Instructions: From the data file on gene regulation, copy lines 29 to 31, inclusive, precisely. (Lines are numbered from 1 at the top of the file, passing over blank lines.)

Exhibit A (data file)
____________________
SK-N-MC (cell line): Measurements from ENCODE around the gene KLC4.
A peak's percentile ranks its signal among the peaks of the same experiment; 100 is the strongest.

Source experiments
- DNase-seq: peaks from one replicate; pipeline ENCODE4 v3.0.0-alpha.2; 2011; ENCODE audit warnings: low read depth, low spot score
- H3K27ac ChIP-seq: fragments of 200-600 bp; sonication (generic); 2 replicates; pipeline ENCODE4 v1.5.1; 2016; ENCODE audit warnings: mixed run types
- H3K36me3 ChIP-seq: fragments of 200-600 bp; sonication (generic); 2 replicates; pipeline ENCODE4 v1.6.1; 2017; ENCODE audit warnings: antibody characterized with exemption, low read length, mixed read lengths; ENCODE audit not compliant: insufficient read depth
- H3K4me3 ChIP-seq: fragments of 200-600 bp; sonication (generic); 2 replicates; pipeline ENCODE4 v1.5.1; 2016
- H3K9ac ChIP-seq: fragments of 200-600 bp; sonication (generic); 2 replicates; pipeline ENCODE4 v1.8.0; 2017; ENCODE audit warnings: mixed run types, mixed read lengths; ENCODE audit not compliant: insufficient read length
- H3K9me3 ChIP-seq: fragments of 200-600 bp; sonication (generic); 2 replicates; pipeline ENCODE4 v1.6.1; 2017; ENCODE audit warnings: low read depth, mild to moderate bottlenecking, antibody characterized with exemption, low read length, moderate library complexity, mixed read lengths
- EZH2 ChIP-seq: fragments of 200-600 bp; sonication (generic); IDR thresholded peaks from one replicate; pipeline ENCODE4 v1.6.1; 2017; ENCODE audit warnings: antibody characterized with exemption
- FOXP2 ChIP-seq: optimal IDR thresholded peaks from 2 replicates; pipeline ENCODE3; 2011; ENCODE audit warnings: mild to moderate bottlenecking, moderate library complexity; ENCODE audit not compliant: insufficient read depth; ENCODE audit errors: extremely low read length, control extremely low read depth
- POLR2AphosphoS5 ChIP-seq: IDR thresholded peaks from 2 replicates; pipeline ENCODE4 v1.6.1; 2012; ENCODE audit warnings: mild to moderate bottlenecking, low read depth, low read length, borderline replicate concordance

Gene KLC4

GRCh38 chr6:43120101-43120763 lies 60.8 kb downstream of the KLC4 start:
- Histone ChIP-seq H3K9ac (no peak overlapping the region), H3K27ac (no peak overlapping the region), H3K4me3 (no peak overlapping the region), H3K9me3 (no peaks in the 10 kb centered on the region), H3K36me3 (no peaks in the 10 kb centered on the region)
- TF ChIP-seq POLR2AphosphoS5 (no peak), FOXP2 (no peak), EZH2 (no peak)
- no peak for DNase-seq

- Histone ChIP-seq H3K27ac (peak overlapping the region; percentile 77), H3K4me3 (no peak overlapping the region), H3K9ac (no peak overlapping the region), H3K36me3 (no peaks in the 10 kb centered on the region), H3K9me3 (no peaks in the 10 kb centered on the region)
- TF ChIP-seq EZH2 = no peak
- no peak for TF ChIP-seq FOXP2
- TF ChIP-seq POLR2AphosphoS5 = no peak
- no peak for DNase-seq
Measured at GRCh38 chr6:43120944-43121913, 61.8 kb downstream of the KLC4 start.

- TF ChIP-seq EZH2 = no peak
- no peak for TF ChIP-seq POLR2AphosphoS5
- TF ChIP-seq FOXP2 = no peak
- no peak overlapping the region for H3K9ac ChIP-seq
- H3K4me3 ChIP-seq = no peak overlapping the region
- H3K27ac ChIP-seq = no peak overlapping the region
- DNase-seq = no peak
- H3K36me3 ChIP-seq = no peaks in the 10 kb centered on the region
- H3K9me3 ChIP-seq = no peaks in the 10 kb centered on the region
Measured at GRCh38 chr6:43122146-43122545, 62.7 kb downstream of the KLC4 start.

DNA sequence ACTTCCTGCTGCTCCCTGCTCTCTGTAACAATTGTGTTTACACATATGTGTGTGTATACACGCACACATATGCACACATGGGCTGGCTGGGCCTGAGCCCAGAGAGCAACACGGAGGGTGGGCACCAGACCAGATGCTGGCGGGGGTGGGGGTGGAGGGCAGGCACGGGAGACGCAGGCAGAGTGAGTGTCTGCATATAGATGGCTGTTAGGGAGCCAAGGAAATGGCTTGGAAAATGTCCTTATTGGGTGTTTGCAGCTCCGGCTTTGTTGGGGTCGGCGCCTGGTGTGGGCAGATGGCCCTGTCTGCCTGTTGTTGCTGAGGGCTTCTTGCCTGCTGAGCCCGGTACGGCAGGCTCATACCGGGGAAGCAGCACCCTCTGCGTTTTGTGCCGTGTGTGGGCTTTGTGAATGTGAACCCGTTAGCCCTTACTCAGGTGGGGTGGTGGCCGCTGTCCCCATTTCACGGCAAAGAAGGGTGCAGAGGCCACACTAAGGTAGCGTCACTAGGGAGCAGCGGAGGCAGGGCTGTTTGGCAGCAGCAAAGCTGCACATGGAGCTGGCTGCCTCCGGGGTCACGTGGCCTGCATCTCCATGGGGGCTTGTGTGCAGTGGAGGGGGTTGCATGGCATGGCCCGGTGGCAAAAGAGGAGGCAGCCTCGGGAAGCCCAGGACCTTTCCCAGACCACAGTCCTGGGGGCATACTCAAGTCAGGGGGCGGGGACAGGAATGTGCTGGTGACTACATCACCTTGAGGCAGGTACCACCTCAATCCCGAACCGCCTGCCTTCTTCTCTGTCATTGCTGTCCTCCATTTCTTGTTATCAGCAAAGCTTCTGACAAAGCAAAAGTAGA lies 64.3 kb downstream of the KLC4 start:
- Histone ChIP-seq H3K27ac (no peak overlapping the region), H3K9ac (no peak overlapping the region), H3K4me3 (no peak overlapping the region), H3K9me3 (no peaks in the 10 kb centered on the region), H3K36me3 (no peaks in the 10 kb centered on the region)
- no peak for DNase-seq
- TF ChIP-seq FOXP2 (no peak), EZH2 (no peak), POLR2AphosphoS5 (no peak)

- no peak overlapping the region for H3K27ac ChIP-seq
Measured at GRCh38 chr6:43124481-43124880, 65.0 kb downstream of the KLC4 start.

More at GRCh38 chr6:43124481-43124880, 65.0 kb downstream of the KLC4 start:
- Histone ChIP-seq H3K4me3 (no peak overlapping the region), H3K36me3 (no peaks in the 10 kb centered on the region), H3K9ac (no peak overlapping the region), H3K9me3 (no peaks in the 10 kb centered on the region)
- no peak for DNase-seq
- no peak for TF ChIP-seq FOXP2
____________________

- H3K27ac ChIP-seq = no peak overlapping the region
- DNase-seq = no peak
- H3K36me3 ChIP-seq = no peaks in the 10 kb centered on the region